wherein the configuration file is in a dynamic file format and contains configuration information for the edge device including information relating to at least one edge device input, information relating to network management to allow monitoring of the edge device, information relating to at least one vendor specific setting, and information relating to quadrature amplitude modulation of at least one radio frequency output.
15. The method of claim 14 wherein the configuration information includes information relating to a network address and port of at least one edge device input.
16. The method of claim 14 wherein the configuration file is in the form of a self-describing document.
17. The method of claim 16 wherein the configuration file is in the form of a self-describing document wherein elements describe the configuration information.
18. The method of claim 17 wherein the configuration file is in accordance with Extensible Markup Language (XML).
19. An apparatus for use in a network wherein a transport network interfaces with edge devices that interface with client devices, wherein an edge device is configured by downloading a configuration file, the apparatus comprising:
an edge device connected to the network, the edge device having a configuration file and being configured according to the configuration file, wherein the configuration file is in a dynamic format and contains configuration information for the edge device including information relating to at least one edge device input and information relating to at least one radio frequency output.
Description
CROSS-REFERENCE TO RELATED APPLICATIONS

This application claims the benefit of United States Provisional Application Ser. No. 60/758,487, filed on Jan. 12, 2006, which is hereby incorporated by reference.

BACKGROUND OF THE INVENTION

1. Field of the Invention

The invention relates to provisioning, configuring, and monitoring edge QAM devices.

2. Background Art

A modern hybrid fiber coaxial (HFC) cable network in its typical implementation includes fiber cable from a headend to a local network fiber node, and includes coaxial cable for the final signal distribution through a neighborhood. Modem two-way HFC infrastructures are capable of sending gigabytes of data per second to small pockets of homes in a narrowcast way.

Product and service offerings over broadband networks, including cable networks, have expanded in recent years. The cable networks are now used for additional products and services, for example, many cable networks now offer high speed data service in addition to video programming. In the modern HFC cable network, the headend infrastructure may include a cable modern termination system (CMTS) for providing data over cable services in addition to quadrature amplitude modulation (QAM) infrastructure for providing video content. The video QAMs may connect to various content sources, while the CMTS connects subscribers to the provider network. Further, advances in technology allow some functionality to be provided from locations upstream or downstream of the traditional headend.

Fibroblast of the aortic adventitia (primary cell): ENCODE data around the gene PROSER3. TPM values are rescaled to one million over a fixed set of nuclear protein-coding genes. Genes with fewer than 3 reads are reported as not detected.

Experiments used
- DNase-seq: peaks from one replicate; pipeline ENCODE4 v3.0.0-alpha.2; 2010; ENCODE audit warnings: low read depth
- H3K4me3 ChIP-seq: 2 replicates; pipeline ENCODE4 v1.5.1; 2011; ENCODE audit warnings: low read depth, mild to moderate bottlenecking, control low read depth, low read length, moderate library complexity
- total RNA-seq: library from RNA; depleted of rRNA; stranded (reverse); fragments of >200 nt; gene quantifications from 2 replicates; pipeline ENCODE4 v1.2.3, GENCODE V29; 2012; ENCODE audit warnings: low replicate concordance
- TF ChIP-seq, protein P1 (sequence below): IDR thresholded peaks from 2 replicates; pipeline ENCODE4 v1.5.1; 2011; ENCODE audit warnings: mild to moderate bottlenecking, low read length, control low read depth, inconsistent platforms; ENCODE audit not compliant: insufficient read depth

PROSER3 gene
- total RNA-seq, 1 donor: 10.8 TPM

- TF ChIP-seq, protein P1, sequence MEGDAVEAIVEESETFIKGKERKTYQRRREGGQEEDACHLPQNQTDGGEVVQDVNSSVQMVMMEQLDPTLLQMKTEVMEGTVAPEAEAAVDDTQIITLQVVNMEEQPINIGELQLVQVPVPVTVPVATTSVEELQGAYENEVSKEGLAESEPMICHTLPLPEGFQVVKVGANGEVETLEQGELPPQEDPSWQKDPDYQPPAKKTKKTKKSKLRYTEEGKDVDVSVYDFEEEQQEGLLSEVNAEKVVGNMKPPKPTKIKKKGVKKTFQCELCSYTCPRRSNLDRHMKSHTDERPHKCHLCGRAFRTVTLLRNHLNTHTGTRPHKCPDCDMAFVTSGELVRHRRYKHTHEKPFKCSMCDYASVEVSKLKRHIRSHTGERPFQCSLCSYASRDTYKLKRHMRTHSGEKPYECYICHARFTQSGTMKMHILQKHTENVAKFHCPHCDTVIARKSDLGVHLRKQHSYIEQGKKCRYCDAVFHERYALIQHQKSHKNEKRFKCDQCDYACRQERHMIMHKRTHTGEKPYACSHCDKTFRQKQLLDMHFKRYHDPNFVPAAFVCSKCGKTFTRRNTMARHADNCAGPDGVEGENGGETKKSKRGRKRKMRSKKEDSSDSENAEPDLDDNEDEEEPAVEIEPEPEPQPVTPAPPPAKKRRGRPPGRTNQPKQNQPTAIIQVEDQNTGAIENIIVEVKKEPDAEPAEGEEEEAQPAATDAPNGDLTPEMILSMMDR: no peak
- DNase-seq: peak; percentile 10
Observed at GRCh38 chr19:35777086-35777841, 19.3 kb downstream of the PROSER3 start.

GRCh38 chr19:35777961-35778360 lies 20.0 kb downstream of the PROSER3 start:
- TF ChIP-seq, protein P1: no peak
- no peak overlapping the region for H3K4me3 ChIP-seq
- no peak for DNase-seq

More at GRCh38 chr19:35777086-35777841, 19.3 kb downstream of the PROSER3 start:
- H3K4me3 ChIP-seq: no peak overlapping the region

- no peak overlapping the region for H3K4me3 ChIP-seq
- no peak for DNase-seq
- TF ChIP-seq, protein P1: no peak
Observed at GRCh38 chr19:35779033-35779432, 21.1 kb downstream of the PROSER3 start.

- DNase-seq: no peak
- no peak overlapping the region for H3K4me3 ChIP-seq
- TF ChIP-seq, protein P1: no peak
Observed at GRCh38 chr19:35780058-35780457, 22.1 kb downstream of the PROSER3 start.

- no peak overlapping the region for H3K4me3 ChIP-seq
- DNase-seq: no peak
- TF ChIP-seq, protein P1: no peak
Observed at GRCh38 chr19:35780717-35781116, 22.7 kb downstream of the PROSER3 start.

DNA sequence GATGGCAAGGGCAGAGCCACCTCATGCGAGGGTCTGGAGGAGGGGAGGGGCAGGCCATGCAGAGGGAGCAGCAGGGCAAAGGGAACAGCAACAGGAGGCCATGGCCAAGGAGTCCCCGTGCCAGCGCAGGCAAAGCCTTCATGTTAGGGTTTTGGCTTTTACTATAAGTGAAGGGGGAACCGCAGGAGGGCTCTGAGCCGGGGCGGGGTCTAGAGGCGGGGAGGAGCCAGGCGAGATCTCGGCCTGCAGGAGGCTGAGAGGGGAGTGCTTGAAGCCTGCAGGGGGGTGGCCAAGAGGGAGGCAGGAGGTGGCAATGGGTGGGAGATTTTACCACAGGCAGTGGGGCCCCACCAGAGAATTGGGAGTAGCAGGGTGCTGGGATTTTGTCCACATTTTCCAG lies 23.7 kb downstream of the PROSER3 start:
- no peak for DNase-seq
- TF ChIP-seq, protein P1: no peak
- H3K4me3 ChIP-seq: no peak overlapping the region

Video on demand (VOD) is one way to provide video content, and is available in certain broadband networks. To implement a video on demand platform, it is necessary for the architecture to address resource allocation and to address on demand session management.

In one approach to implementing an on demand platform, an architecture for on demand session and resource management is both distributed and scalable. A distributed and scalable architecture for on demand session and resource management is described in International Application No. PCT/US2004/022230, filed on Jul. 9, 2004, published as International Publication No. WO 2005/008419 A2, which entered the National Stage in the United States on Jan. 10, 2006 as U.S. application Ser. No. 10/595,039 and which is hereby incorporated by reference. The architecture may involve various types of on demand services including video on demand (VOD), network PVR, and switched broadcast video.

In an on demand platform, a transport network interfaces with edge QAM devices which interface with client systems. In order to be used, an edge QAM device is required to be configured. More specifically, the edge QAM device must receive configuration information relating to ports, addresses, radio frequency (RF) parameters, etc.

An existing approach to configuring an edge QAM device involves a configuration file that is downloaded to the edge QAM device. The configuration file is in a fixed format, and contains configuration information for a known set of features. Typically, vendors use a proprietary file format for the configuration file. In general, there is no common or standard method of provisioning, configuring, and managing edge QAM devices from different vendors. As a result, configuration and management of edge QAM devices can be difficult.

SUMMARY OF THE INVENTION

It is an object of the invention to provide an improved method of configuring an edge QAM device.